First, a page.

Episode 9: Thor's Hammer
By: Carlos Uribe
Stargate SG-1 is a series about a two-way gate that can send you to different planets and the dangers of the gate. This series follows the adventures of a group of individuals as they explore the galaxy using the Stargate. The series lasted from 1997 until 2010. It began on Showtime before transferring to what is now known as the Syfy channel. It is the second longest North American science fiction series. It's the sequel to the movie “Stargate” released in 1994.
This episode is essential to the series/season arc.
Daniel Jackson begins this episode by introducing an idea to the viewers: that some of the “gods” of previous civilizations were not Goa'uld and that different species were using the Stargate. These aliens weren't trying to enslave humanity but to use advanced technology to help it. He points to the Norse gods as proof. This conversation sets up the whole episode: the Norse Gods didn't just exist but they could be potential allies. This becomes an important episode for not only exploring that theme but also the background information that this episode has on the Goa'uld and on the Stargate themselves. This is an episode that developed the Stargate universe even if it didn't really move along the plot. It also provided hope for our characters on their current mission. We're going to cover, in bullet list, what this episode revealed that seems to be quite important:
- The Stargate wasn't build by the Goa'ulds and other aliens know how to use it.
- It is possible to remove a Goa'uld from it's host and for the host to survive.
- The Goa'ulds don't just inhabit humans but they can also take over other species.
- There are aliens friendly to the human race out there.
Let's cover the first piece of information. This is merely a small passing point in the episode and it doesn't explore the implications of this. The implications is that there's other aliens out there who are more powerful than the Goa'uld and who could potentially come to the aid of humanity. It also means that the Goa'uld aren't as powerful as the series seems to have set them up to be. The series might not have made that point but it did make a related one. If there's more advanced beings out there then that means that the Goa'uld aren't the most powerful beings out there and that we can therefore beat them. They might have the advantage at the moment but that doesn't mean that they will be keeping it. This advanced technology is actually shown in this episode by a weapon that names this episode: Thor's Hammer.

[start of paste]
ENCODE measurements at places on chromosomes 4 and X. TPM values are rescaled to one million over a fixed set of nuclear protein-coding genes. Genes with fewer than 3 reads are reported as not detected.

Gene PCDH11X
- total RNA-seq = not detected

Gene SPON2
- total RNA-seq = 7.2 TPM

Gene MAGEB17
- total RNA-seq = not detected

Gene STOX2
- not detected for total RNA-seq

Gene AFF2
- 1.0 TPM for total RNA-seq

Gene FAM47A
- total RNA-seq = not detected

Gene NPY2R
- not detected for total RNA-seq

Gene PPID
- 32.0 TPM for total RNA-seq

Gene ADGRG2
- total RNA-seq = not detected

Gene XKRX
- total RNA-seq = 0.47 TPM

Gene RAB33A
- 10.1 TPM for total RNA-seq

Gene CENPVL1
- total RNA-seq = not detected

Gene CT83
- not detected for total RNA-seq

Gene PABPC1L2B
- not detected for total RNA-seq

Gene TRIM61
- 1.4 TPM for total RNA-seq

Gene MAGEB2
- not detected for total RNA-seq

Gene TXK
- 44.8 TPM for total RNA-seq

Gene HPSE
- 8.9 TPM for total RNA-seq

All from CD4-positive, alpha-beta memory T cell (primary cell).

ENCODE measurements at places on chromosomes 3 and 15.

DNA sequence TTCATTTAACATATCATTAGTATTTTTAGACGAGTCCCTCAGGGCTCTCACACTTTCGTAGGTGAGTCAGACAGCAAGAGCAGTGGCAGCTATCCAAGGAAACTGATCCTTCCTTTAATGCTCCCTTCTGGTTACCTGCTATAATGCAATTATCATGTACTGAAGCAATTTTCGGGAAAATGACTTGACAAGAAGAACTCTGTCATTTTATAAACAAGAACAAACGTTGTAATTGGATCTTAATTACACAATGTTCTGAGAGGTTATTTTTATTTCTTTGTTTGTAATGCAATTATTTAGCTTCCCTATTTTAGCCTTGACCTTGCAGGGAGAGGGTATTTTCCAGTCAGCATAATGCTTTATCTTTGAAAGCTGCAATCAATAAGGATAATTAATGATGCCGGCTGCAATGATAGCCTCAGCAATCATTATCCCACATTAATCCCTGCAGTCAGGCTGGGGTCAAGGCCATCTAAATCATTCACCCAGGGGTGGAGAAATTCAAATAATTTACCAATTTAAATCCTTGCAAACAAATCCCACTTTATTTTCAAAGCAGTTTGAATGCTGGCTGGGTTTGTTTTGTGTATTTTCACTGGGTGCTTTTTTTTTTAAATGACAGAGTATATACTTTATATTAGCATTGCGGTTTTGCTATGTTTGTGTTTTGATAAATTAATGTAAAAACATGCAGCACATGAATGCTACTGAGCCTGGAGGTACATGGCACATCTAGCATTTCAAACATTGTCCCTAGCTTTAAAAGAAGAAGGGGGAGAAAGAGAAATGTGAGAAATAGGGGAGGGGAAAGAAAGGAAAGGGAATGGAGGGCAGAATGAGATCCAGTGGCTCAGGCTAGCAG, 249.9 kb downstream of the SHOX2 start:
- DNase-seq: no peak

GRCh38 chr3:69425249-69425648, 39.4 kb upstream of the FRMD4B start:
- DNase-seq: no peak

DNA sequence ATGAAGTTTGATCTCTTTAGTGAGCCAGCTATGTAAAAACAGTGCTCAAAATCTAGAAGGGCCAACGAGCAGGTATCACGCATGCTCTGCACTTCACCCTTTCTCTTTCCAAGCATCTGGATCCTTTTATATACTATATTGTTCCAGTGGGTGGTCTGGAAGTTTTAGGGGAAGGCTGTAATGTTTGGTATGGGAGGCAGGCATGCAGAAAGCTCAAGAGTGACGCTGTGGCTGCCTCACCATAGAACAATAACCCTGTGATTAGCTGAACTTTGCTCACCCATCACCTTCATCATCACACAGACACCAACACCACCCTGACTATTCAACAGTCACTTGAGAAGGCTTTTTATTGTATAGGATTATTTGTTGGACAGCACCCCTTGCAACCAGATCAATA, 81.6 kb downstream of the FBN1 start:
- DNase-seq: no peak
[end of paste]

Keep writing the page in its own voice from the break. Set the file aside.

Thor's Hammer is a special kind of weapon. It doesn't kill any humans but only Goa'uld. This means that if you're a human being who is serving as a host and come under the hammer, then the human will be able to leave as if nothing has ever happened. In order to show the effects of the hammer, the episode introduces an intriguing female character: someone who used to be under the control of the Goa'uld. This character would be better except she's more used as a plot device to get Carter and Daniel to where they need to be rather than an actual human being. She also provides some information on how much the Goa'uld takes over and other information but the episode doesn't ever completely successfully ground that information into an actual character. She's not only a plot device but a way to provide exposition to the viewers and our characters. The Hammer itself is destroyed but it leaves the impression on Daniel and O'Neil that it's possible to safely extract a Goa'uld from it's host.
The episode also introduces a Goa'uld who isn't inhibiting a human being but a really old alien being. It's called Unas and it's estimated to be thousands of years old. It's extremely powerful. When the being is first introduced, I thought it was an unnecessary addition of a monster to the plot in an attempt to drive up tension. While it did serve that purpose, it became a welcome necessary addition as it provided some history and context for the Goa'uld. They don't just have the ability to take over human beings but other species. This opens the series up to a lot of other possibilities for the future while revealing that the Goa'uld are much older than humanity itself.
This was ultimately a necessary episode for anyone whose interested in Stargate lore. The episode works well enough to be entertaining but the two females on this planet end up being woefully undeveloped, largely serving as plot devices rather than anything. It does open up story opportunities for the Stargate writers as it explores a lot of new ideas. This episode might have it's flaws, but it's definably worth seeing.